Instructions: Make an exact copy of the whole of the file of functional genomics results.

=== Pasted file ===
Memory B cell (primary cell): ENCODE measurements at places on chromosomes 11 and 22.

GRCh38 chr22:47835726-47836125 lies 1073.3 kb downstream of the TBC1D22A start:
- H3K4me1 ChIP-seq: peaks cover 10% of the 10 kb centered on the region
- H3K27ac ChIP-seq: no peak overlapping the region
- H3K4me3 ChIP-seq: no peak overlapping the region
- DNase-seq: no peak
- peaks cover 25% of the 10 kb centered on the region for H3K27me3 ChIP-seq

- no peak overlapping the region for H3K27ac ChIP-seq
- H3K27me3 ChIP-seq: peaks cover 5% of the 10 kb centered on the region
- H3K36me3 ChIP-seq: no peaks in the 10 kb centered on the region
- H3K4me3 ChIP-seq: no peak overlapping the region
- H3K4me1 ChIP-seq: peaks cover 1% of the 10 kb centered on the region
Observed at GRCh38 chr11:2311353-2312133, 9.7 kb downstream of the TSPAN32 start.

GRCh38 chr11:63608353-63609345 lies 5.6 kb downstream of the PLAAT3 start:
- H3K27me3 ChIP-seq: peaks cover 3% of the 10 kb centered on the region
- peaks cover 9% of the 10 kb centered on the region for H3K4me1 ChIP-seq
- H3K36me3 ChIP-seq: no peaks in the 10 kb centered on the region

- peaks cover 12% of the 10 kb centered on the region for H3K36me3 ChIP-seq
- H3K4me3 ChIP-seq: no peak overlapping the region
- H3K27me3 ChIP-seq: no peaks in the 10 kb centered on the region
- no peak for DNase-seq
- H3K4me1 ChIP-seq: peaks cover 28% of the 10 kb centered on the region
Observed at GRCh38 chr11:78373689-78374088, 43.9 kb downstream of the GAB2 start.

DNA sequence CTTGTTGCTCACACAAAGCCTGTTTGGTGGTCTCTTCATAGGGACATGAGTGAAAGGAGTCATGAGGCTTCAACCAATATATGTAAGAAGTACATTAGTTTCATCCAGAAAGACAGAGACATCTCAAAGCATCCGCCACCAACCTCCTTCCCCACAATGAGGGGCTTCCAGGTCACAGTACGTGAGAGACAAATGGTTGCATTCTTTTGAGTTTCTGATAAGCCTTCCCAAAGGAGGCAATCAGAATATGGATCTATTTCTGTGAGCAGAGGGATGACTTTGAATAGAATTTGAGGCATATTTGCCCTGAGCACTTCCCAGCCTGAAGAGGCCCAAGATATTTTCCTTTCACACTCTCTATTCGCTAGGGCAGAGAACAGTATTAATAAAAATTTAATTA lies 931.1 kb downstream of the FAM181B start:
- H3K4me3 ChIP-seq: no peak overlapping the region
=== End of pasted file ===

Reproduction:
Memory B cell (primary cell): ENCODE measurements at places on chromosomes 11 and 22.

GRCh38 chr22:47835726-47836125 lies 1073.3 kb downstream of the TBC1D22A start:
- H3K4me1 ChIP-seq: peaks cover 10% of the 10 kb centered on the region
- H3K27ac ChIP-seq: no peak overlapping the region
- H3K4me3 ChIP-seq: no peak overlapping the region
- DNase-seq: no peak
- peaks cover 25% of the 10 kb centered on the region for H3K27me3 ChIP-seq

- no peak overlapping the region for H3K27ac ChIP-seq
- H3K27me3 ChIP-seq: peaks cover 5% of the 10 kb centered on the region
- H3K36me3 ChIP-seq: no peaks in the 10 kb centered on the region
- H3K4me3 ChIP-seq: no peak overlapping the region
- H3K4me1 ChIP-seq: peaks cover 1% of the 10 kb centered on the region
Observed at GRCh38 chr11:2311353-2312133, 9.7 kb downstream of the TSPAN32 start.

GRCh38 chr11:63608353-63609345 lies 5.6 kb downstream of the PLAAT3 start:
- H3K27me3 ChIP-seq: peaks cover 3% of the 10 kb centered on the region
- peaks cover 9% of the 10 kb centered on the region for H3K4me1 ChIP-seq
- H3K36me3 ChIP-seq: no peaks in the 10 kb centered on the region

- peaks cover 12% of the 10 kb centered on the region for H3K36me3 ChIP-seq
- H3K4me3 ChIP-seq: no peak overlapping the region
- H3K27me3 ChIP-seq: no peaks in the 10 kb centered on the region
- no peak for DNase-seq
- H3K4me1 ChIP-seq: peaks cover 28% of the 10 kb centered on the region
Observed at GRCh38 chr11:78373689-78374088, 43.9 kb downstream of the GAB2 start.

DNA sequence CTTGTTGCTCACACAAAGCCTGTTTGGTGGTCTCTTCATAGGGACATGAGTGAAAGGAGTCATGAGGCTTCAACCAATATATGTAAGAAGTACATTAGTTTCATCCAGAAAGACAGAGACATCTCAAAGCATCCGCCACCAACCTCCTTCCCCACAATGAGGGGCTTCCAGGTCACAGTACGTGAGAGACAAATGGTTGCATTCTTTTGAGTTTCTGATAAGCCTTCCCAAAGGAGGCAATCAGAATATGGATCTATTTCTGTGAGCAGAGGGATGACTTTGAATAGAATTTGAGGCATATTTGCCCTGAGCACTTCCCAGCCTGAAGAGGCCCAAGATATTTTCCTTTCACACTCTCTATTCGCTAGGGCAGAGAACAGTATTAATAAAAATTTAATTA lies 931.1 kb downstream of the FAM181B start:
- H3K4me3 ChIP-seq: no peak overlapping the region